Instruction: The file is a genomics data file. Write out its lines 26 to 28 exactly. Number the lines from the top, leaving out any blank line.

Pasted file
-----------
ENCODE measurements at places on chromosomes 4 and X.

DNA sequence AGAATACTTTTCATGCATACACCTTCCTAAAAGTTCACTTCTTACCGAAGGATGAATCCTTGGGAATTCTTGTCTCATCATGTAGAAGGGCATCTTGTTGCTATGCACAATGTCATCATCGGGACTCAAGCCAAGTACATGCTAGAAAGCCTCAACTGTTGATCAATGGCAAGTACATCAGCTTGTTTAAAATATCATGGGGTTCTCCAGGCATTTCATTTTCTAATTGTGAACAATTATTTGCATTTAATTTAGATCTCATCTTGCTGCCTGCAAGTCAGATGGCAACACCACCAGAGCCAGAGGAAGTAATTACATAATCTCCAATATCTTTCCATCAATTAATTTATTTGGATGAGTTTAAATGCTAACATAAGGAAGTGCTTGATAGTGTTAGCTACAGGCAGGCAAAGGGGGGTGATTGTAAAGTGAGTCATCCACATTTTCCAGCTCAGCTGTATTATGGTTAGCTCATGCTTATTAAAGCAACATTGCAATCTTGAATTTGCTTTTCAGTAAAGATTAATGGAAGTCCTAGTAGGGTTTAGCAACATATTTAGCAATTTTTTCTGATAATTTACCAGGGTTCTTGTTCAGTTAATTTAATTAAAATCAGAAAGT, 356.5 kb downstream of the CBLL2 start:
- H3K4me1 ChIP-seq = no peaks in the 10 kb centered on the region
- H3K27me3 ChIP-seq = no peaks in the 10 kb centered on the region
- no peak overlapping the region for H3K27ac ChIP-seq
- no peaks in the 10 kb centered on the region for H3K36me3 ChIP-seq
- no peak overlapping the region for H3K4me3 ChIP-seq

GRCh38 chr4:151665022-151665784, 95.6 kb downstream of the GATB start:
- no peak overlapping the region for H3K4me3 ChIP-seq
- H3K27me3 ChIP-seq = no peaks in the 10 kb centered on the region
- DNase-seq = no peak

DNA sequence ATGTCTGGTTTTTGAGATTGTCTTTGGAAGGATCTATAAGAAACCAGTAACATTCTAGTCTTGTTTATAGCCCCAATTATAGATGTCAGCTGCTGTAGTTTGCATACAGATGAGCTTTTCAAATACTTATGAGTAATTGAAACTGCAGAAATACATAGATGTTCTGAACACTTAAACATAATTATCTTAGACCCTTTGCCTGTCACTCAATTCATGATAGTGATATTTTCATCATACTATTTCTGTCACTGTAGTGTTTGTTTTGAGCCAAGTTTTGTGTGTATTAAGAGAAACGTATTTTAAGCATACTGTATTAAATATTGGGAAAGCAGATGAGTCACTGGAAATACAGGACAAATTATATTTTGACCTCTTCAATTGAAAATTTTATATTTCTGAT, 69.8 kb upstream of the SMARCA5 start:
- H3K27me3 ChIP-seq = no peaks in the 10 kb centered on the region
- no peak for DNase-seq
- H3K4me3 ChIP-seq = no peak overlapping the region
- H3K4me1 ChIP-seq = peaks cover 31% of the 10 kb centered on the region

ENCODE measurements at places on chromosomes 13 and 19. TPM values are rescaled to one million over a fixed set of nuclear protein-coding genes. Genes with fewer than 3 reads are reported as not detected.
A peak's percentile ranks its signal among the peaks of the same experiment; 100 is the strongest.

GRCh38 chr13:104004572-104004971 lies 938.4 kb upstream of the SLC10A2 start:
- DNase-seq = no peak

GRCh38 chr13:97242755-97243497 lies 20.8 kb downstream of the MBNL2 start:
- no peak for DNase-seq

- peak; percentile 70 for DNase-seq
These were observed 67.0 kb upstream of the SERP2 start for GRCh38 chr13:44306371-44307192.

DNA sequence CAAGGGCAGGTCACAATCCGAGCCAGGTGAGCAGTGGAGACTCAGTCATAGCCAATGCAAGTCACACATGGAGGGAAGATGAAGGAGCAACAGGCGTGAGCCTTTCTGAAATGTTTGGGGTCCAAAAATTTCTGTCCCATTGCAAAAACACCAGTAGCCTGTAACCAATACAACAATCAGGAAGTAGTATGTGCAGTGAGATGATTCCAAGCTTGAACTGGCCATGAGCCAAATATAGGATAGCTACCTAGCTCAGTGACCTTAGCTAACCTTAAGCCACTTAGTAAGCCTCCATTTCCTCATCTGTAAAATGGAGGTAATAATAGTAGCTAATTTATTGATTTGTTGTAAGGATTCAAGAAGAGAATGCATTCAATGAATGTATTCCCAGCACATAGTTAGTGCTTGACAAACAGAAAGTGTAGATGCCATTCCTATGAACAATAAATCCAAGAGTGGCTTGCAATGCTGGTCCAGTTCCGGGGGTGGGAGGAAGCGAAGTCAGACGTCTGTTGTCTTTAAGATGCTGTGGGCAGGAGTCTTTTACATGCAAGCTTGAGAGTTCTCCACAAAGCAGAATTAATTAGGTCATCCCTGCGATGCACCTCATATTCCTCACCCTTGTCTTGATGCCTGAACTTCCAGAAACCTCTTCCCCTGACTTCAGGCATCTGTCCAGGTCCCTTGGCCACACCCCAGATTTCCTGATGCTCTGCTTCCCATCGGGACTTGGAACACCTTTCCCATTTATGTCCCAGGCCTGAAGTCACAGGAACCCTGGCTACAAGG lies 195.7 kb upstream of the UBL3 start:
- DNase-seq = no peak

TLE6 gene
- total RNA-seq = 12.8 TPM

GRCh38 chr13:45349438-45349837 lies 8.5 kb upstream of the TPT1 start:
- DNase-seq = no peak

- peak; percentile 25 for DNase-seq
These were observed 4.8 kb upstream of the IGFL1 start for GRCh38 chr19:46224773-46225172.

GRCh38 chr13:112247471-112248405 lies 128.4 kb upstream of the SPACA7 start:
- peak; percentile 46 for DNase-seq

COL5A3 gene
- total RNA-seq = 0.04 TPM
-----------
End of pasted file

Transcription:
- DNase-seq = no peak

TLE6 gene
- total RNA-seq = 12.8 TPM